Filed Under:Risk Management, Public Sector Risk

Egypt Turmoil Provides Risk Management Lesson for Evacuated NYU Students

NU Online News Service, Jan. 2, 9:09 a.m. EST

It’s critical that risk managers with staff and locations abroad make sure their contingency plans are up to date and workable, said the risk manager of New York University, who on Sunday evacuated students and staff from Egypt following political turmoil in the country.

Michael Liebowitz, director of insurance and risk management at NYU in New York City, said 60 students and staff working at an archaeological dig campus in Egypt were safely evacuated in two groups.

“International evacuation operations [are] always on my radar screen, because I have so much going on,” Mr. Liebowitz told NU Online News Service during a cell phone call from Abu Dhabi.

“Every time we have one of these kinds of incidents, maybe one or two a year, we go back and look at what went wrong," he said. "We look at what worked, what didn’t work, and we break it all down.”

He added, “But it absolutely becomes part of the process to improve the way we are able to provide for and manage the exposures. The ultimate goal of my risk management program is to foresee what would impede the university from reaching its goals.”

Mr. Liebowitz, a past president of the Risk and Insurance Management Society (RIMS), said the university has students, faculty, and staff all over the world. He noted that those who go to locations such as Egypt “go in with a lot of information.” The key, he said, “is knowing who is there and exactly what their itineraries are. And that’s the big nut to crack, because people don’t always want to tell you.”

He said that while corporate America does this very well, with higher education, it’s a little different. But he noted the process is evolving. “In fact, we’re looking at our global travel plans and how we do things like procure travel for our students, faculty, and staff.”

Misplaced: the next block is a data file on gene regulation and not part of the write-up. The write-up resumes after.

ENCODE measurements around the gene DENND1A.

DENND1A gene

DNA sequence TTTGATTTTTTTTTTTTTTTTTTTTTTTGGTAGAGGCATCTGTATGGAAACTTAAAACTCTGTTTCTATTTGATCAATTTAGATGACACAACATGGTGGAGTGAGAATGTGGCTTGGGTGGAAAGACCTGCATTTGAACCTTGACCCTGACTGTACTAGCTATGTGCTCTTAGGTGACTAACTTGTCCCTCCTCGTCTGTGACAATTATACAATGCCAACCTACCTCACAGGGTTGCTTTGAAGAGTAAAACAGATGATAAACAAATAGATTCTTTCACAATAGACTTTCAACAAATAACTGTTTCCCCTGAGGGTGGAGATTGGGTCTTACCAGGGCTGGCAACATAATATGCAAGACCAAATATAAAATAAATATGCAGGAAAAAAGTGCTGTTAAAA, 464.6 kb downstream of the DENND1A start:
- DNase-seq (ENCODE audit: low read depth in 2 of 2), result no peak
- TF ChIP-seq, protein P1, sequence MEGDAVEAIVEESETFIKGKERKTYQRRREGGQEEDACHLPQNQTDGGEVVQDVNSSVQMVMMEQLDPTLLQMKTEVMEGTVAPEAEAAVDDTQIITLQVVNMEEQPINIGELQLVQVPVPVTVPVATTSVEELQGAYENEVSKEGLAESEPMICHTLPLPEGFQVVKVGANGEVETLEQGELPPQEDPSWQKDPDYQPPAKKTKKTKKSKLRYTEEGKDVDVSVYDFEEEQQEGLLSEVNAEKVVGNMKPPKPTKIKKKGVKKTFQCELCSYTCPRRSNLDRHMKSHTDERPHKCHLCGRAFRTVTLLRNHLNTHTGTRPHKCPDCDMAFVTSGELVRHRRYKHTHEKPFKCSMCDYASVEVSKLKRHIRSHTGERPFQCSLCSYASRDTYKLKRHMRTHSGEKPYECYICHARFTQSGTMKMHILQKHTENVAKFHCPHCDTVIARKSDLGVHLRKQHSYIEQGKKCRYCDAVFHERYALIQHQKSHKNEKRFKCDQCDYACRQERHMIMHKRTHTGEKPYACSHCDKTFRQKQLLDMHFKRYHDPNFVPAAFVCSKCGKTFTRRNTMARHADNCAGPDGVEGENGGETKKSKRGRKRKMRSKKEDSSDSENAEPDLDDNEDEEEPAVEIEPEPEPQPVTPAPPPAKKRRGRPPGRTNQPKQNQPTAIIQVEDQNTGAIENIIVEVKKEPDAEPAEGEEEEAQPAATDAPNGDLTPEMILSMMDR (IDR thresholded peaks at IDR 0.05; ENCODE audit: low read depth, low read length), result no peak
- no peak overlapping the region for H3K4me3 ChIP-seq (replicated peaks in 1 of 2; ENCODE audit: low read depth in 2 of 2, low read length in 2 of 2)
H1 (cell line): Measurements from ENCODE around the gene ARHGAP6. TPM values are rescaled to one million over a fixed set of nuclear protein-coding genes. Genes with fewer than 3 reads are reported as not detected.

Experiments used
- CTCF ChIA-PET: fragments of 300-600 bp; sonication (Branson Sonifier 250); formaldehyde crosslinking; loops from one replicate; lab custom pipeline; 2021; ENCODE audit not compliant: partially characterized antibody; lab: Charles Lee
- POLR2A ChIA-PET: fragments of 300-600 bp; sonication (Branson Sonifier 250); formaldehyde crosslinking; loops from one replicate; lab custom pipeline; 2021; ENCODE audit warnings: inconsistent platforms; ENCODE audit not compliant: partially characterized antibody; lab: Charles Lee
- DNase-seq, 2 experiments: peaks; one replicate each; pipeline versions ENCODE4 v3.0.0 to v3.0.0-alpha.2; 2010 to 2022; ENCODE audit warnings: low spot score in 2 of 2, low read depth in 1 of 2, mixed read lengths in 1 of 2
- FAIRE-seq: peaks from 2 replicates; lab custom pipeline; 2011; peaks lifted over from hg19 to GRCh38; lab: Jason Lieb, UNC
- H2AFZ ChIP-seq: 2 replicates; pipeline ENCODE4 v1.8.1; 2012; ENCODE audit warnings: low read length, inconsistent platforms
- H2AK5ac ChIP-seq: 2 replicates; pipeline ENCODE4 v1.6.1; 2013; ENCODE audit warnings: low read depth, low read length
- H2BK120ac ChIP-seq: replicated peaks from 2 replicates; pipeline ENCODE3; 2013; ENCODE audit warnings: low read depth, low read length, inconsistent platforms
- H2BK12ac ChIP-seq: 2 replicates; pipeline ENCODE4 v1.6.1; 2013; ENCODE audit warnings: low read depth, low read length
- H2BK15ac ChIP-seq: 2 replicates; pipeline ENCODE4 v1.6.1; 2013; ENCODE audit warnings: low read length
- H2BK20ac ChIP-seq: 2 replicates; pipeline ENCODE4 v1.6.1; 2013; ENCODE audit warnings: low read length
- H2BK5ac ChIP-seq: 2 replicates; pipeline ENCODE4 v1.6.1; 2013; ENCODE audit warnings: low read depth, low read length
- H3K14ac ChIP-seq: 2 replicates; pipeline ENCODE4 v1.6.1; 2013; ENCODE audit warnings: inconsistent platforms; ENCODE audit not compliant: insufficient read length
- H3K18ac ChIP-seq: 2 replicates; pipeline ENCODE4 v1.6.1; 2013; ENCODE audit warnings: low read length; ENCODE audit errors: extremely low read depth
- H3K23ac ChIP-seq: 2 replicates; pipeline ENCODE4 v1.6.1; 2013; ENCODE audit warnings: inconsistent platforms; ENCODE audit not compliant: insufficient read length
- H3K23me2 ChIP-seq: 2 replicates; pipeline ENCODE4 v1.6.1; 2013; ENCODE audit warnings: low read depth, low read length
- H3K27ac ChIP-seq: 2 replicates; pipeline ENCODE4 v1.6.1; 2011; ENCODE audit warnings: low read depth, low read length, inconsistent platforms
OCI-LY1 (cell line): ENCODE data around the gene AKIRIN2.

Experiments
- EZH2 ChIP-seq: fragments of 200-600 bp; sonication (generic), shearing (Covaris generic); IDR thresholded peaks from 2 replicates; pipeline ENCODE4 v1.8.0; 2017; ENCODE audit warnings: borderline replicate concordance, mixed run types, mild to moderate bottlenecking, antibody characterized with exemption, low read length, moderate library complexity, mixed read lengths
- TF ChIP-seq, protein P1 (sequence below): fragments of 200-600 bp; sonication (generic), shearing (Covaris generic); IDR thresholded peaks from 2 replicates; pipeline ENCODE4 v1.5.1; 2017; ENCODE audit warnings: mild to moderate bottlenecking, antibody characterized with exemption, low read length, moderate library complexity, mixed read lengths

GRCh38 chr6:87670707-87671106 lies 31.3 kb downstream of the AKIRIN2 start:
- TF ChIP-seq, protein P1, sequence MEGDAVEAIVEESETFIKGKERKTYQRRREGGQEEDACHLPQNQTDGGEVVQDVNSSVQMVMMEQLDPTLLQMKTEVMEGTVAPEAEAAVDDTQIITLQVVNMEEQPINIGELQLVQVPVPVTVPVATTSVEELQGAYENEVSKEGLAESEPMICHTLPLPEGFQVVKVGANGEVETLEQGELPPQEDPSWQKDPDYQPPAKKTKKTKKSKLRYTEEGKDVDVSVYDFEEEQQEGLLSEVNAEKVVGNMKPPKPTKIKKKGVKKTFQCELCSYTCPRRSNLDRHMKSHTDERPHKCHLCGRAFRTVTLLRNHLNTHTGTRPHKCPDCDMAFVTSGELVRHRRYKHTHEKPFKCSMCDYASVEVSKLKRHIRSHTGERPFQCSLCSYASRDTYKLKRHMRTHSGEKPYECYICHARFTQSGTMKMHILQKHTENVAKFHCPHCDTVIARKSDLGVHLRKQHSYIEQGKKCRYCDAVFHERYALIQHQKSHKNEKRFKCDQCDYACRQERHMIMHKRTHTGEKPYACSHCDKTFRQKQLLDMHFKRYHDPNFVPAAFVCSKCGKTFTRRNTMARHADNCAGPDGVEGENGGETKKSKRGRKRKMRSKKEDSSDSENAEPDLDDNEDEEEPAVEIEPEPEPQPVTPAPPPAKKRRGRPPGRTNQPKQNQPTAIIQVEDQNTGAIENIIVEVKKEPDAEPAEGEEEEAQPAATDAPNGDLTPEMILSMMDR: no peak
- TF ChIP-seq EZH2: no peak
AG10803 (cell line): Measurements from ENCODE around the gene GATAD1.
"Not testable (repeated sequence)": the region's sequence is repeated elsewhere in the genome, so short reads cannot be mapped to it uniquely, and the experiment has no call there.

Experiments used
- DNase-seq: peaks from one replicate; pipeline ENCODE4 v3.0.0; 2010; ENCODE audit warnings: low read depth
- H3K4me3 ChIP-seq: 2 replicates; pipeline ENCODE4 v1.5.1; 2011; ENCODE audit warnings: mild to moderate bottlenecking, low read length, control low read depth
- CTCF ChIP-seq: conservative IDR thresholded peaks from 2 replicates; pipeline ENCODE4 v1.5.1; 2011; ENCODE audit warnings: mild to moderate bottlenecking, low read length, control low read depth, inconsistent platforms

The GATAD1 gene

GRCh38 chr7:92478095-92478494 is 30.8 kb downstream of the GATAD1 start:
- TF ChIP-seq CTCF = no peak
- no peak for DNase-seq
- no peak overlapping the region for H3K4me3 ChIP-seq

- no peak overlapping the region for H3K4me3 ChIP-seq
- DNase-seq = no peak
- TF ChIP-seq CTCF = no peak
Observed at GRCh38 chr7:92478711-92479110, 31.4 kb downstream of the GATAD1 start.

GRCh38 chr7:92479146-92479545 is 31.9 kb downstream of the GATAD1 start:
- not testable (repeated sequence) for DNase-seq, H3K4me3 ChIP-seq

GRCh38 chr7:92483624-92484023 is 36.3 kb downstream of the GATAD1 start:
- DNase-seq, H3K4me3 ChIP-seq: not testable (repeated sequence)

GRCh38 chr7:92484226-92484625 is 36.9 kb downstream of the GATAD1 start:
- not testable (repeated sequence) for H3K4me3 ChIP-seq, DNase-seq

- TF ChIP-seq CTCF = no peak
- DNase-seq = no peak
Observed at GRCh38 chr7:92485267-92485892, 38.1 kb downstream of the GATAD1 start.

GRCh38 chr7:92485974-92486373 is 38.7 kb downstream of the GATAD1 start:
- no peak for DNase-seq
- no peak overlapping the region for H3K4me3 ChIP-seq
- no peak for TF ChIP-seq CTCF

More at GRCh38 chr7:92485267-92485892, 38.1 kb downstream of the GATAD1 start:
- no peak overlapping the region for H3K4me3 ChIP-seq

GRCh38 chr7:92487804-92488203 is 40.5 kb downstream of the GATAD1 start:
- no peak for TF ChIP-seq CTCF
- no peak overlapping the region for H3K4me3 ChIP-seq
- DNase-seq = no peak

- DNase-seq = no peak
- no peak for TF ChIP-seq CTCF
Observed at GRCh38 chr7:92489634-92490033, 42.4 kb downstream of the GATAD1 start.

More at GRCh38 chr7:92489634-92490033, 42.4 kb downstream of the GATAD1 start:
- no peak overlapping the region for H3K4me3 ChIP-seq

The idea, he explained, is to “know where your people are, but have the intelligence in place to monitor the global world and identify where you might have to evacuate people.”

Next on the list, he said, is contacting them. Because employees and students may be in remote areas, “we always want to know their communication links. Whether it’s by cell or Internet, we want to be able to communicate with these people.”

He added that those involved with this evacuation have learned a valuable lesson. “They know what’s necessary now,” he said. “The contacting piece will be in the debriefing.”

Mr. Liebowitz said the decision to evacuate was made Sunday afternoon, adding that “at this particular point in time, the State Department has not issued a mandatory evacuation from Egypt.”

His advice to risk managers? “You can never second guess what’s going to go on around the globe. We live in times of significant natural disaster and political volatility, and we have to be aware of everything that’s being thrown at us as employers who have people that travel.”

Mr. Liebowitz concluded, “You’ve got to be prepared. Keep exercising your plans and making sure they work while identifying the pieces that don’t.”

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